Behind locked doors there is a hidden hoarding pandemic

Humans by nature are instinctively protective over our possessions, and rightly so as we and those around us work hard for them, but what happens when that protectiveness turns into an obsession? According to Hoarding Disorders UK, up to 5% of the UK population are hoarders as of 2020 and the trauma of the pandemic has only made this figure higher.

We all hoard something…

Firstly, you must understand the thought process behind giving up items that are perceived as valuable. We all have sentimental items that we cannot bring ourselves to get rid of, this could be a childhood toy or a late relative’s jewellery. Typically, having collections of items you are interested is a popular hobby that has dated back centuries, granted this is different to hoarding things you usually wouldn’t need, but the attachment to those specific items is still very prevalent.

But what happens when hoarding escalates to the extreme?

To help someone with a Hoarding disorder you must understand the root cause. In most cases, it is often a result of poverty, living alone, being unmarried and previous childhood trauma or neglect. It can also be a sign of many underlying mental health issues including severe depression, schizophrenia, and, surprising to some, is OCD.

So, what should you look out for if you or someone in your family are struggling? Someone who suffers from hoarding may typically find it hard to organise belongings and make decisions. To help them through this process can be difficult but the most important thing to remember is to be understanding and respectful of their belongings. A great way to help them to make progress in clearing their home is CBT (Cognitive Behavioural Therapy) which predominantly teaches coping mechanisms and helps to slowly expose people suffering to overcoming their fear of discarding their sentimental belongings.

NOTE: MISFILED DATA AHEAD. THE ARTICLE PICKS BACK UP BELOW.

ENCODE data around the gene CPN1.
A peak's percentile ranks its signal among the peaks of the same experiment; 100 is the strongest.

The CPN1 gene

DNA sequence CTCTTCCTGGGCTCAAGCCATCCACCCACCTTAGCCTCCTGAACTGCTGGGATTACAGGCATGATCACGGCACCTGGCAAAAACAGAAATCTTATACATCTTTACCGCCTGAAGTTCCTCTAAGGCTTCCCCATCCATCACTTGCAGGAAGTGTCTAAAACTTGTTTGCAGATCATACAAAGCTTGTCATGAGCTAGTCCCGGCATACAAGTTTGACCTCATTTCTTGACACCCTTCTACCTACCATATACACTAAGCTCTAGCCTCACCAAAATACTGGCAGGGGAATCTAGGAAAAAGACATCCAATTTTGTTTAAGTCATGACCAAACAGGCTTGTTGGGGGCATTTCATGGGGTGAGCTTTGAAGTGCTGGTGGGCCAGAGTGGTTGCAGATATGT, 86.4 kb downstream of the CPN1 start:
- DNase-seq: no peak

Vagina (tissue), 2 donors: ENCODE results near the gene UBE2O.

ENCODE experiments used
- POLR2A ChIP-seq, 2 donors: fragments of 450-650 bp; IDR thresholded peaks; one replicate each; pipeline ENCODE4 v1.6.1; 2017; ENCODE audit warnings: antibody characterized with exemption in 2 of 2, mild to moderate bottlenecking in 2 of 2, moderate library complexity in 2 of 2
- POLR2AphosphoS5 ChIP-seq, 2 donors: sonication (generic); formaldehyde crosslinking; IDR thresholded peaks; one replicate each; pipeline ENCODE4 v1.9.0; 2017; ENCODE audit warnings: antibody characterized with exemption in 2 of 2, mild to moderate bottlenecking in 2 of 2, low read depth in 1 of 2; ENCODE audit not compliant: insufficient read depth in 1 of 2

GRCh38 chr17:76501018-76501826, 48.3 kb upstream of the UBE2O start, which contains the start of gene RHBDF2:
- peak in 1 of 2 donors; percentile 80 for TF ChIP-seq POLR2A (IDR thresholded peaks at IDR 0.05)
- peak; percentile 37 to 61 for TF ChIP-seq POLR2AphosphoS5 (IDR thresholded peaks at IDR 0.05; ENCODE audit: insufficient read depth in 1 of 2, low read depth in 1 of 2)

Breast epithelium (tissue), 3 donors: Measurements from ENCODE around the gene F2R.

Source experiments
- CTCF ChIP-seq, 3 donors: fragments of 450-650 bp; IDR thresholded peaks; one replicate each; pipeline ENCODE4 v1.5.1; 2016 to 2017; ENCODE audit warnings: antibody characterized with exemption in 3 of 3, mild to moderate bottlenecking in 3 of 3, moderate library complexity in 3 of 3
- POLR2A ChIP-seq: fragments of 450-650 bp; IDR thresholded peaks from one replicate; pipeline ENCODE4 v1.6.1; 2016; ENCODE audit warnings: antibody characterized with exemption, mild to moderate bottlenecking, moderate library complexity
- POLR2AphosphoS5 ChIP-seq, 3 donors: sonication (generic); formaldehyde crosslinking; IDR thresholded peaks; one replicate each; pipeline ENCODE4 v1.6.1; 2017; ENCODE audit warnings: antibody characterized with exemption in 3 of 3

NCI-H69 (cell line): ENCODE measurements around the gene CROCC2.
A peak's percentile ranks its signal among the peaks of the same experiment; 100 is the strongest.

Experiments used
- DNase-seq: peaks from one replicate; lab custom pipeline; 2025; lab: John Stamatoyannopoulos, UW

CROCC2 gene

The effect of hoarding on family & friends

Hoarding behaviour not only affects the hoarder but also affects loved ones, friends and especially your significant other. The most effective way to help them to understand what you’re going through is to open up to those closest to you and be honest with how overwhelmed you are feeling. This will help you to come to a solution with your family instead of carrying the weight yourself.

What can Manor Clearance do to help?

It is more important than ever to encourage a person who is hoarding to seek help, as hoarding is on the rise and can be debilitating mentally. At Manor Clearance we have dealt with hoarding first-hand and understand the mental strain of throwing out items and the psychological distress this imposes on people struggling with hoarding disorder.

Our house clearance service can be specifically catered to someone suffering from a hoarding disorder and, no matter the length or the difficulty of the clearance, our team will be supportive and understanding throughout the process.